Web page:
Ernest Manheim's Hungarian passport, issued in London, June 30, 1937.

Visa allowing for entry to the USA in Ernest Manheim's Hungarian passport from 1937

Ernest Manheim's article on the 1956 Hungarian uprising in: The Kansas City Times (Kansas City, Mo.)
from December 1, 1956

For Ernest Manheim, Great Britain was only an intermediate refuge in his escape from the National Socialists; he was striving for a professorship in the USA and to this end inquired at different people about possible positions - e.g. at the political scientist and economist Ferdinand A(loys) Hermens (1906-1998).

Even though Ernest Manheim repeatedly had to take refuge from political prosecution - in early 1920, he had to flee his native Hungary for Austria, and then again, in 1933, he had to escape from National Socialist Germany - he never thought of himself as an "Exile", but as an "Emigrant". The preference for the more neutral term is remarkable, since, after all, he had to cancel his application for Habilitation [State doctorate] in Leipzig for "racial" reasons. What is more, members of the Manheim family in Hungary later lost their lives as a result of National Socialist prosecution.

Moreover, numerous letters in Ernest Manheim's collected correspondence are proof for his close contacts to the German and Austrian exile milieu, including people like the sociologist Richard
F(ritz) W(alter) Behrendt (1908-1972), the psychiatrist and neurologist Karl Birnbaum (1878-1950), the sociologist Norbert Elias (1897-1990), the philosopher Hugo Fischer (1897-1975), the sociologist Hans H(einrich) Gerth (1908-1978), the sociologist Rudolf Heberle (1896-1991), Eduard Heimann (1889-1967), the economist and social scientist (1889-1967), the criminologist and law theoretician Hans von Hentig (1887-1974), the economist and statistician Paul G(ustav)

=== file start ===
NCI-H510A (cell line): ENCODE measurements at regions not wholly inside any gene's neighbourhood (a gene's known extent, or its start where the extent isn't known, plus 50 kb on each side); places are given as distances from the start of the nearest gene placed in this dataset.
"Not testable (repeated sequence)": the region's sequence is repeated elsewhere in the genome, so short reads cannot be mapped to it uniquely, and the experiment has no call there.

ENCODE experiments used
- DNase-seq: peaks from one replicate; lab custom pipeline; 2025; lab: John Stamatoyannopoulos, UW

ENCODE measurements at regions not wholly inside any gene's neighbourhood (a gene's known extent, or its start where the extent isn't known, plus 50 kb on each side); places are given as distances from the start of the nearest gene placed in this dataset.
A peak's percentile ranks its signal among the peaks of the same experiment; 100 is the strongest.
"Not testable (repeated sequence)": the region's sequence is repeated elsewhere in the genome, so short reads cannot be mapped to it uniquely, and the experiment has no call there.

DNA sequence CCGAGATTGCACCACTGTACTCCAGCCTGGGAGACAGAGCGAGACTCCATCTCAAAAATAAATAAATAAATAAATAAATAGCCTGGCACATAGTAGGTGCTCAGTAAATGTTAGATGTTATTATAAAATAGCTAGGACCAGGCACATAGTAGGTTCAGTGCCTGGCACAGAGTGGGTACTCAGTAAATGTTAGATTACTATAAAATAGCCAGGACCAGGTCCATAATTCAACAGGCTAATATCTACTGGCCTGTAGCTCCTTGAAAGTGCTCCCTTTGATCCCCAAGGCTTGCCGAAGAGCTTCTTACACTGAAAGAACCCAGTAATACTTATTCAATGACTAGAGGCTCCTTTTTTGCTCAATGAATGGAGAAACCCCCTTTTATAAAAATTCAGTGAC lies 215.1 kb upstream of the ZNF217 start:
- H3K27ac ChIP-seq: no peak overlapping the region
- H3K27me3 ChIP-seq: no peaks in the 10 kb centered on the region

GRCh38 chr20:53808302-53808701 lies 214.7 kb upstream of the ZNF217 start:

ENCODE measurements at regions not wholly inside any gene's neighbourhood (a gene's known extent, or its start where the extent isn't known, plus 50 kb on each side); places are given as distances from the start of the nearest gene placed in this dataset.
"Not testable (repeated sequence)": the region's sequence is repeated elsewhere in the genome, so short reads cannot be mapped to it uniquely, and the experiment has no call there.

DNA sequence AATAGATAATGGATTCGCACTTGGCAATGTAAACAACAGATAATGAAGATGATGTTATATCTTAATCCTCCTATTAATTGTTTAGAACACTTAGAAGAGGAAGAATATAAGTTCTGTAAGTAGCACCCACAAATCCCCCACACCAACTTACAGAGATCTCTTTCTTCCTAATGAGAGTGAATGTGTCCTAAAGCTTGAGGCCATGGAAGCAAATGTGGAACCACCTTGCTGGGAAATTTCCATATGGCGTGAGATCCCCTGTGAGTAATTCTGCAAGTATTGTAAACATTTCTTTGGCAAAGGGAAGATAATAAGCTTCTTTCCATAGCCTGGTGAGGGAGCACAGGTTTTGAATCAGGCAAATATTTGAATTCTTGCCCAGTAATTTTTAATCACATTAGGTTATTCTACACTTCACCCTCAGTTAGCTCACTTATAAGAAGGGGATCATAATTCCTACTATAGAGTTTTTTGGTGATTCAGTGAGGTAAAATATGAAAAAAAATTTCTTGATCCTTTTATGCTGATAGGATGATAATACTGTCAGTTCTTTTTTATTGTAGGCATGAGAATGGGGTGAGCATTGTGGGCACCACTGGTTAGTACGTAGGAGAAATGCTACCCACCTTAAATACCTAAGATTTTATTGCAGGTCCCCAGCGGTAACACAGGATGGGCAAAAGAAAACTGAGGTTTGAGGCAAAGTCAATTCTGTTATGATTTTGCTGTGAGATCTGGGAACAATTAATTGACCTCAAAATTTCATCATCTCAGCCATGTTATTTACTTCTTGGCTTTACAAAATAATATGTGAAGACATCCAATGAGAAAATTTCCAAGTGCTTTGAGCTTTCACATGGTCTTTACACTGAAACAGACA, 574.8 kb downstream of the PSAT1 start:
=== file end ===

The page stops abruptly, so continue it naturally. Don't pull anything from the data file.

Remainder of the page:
A(ugust) Hermberg
(1888-1969), the political scientist and economist Ferdinand A(loys) Hermens (1906-1998), the anthropologist Paul Kirchhoff (1900-1972), the sociologist Paul Kecskemeti (i.e. Pál Kecskeméti; 1901-1980), the historian Ernst Kohn-Bramstedt (1901-1978), the pedagogue Hans Lamm (1913-1985), the economist and sociologist Adolph Lowe (d.i. Adolph Löwe; 1893-1995), the sociologist Charlotte Lütkens (born Mendelsohn; 1896-1967), the sociologist Karl Mannheim (i.e. Károly Mannheim; 1893-1947), the economist Gerhard E(mil)
O(tto) Meyer
(1903-1973), the social scientist and political scientist Franz L(eopold) Neumann (1900-1954), the law theoretician Max Rheinstein (1899-1977), the sociologist and political scientist Hans Speier (1905-1990), the germanist Karl Viëtor (1892-1951), the social scientist and sinologist Karl August Wittfogel (1896-1988) and the sociologist Kurt Heinrich Wolff (*1912).

Ernest Manheim also maintained close relations and solidarity with his native Hungary. Not only his compositions (e.g. his arrangements of Hungarian folk tunes), some of which were strongly influenced by the Hungro-American composer Béla Bartók (1881-1945) testify to this, but also his continuing interest in Hungarian politics and culture. Of particular relevancy in this respect is Ernest Manheim's article about the 1956 Hungarian uprising.